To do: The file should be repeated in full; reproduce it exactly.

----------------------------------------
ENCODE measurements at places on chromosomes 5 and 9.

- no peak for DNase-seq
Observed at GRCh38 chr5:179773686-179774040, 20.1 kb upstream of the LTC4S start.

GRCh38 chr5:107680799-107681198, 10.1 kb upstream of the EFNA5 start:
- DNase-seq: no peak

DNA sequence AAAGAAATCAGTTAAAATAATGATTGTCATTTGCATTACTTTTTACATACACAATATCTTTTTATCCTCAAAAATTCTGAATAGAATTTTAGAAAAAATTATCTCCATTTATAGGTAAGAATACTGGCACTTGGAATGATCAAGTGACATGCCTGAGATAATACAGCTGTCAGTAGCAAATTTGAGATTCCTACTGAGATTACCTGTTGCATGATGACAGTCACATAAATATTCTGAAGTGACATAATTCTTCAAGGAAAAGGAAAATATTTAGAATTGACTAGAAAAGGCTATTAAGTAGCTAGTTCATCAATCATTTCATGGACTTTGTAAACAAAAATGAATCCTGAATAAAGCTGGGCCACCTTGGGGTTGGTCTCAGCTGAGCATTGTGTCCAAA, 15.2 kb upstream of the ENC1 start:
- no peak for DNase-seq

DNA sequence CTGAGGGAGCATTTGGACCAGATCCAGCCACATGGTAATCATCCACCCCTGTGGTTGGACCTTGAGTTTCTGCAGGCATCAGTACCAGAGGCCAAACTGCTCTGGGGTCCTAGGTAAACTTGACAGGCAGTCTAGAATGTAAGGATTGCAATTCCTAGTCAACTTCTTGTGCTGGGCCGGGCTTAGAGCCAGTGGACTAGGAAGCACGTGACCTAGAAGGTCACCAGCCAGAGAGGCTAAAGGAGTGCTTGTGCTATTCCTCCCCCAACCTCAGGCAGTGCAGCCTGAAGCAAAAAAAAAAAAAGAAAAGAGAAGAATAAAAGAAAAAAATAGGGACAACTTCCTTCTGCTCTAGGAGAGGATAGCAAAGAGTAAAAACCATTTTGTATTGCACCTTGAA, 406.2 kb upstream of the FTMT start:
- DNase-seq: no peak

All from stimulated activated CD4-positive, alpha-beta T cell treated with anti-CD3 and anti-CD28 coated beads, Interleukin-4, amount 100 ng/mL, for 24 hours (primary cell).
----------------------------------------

ENCODE measurements at places on chromosomes 5 and 9.

- no peak for DNase-seq
Observed at GRCh38 chr5:179773686-179774040, 20.1 kb upstream of the LTC4S start.

GRCh38 chr5:107680799-107681198, 10.1 kb upstream of the EFNA5 start:
- DNase-seq: no peak

DNA sequence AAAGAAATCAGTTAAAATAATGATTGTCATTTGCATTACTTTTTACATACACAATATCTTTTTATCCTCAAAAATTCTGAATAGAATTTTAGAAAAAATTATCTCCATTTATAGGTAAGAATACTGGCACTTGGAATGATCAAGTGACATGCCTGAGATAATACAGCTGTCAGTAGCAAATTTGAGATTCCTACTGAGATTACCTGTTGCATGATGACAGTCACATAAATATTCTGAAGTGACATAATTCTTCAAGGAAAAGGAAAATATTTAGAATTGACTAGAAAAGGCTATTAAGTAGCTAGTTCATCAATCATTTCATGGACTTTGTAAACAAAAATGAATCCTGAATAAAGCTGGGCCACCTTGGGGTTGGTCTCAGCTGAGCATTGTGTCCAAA, 15.2 kb upstream of the ENC1 start:
- no peak for DNase-seq

DNA sequence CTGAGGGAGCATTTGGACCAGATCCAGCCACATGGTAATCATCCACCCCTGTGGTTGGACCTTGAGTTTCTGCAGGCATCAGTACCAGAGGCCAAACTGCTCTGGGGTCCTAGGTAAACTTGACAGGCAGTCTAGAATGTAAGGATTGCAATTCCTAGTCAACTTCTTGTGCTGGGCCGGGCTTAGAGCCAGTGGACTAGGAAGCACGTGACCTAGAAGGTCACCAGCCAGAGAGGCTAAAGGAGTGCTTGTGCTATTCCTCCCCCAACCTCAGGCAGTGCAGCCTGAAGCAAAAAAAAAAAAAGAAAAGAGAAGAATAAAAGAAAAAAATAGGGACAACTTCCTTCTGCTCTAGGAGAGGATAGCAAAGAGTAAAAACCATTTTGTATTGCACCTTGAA, 406.2 kb upstream of the FTMT start:
- DNase-seq: no peak

All from stimulated activated CD4-positive, alpha-beta T cell treated with anti-CD3 and anti-CD28 coated beads, Interleukin-4, amount 100 ng/mL, for 24 hours (primary cell).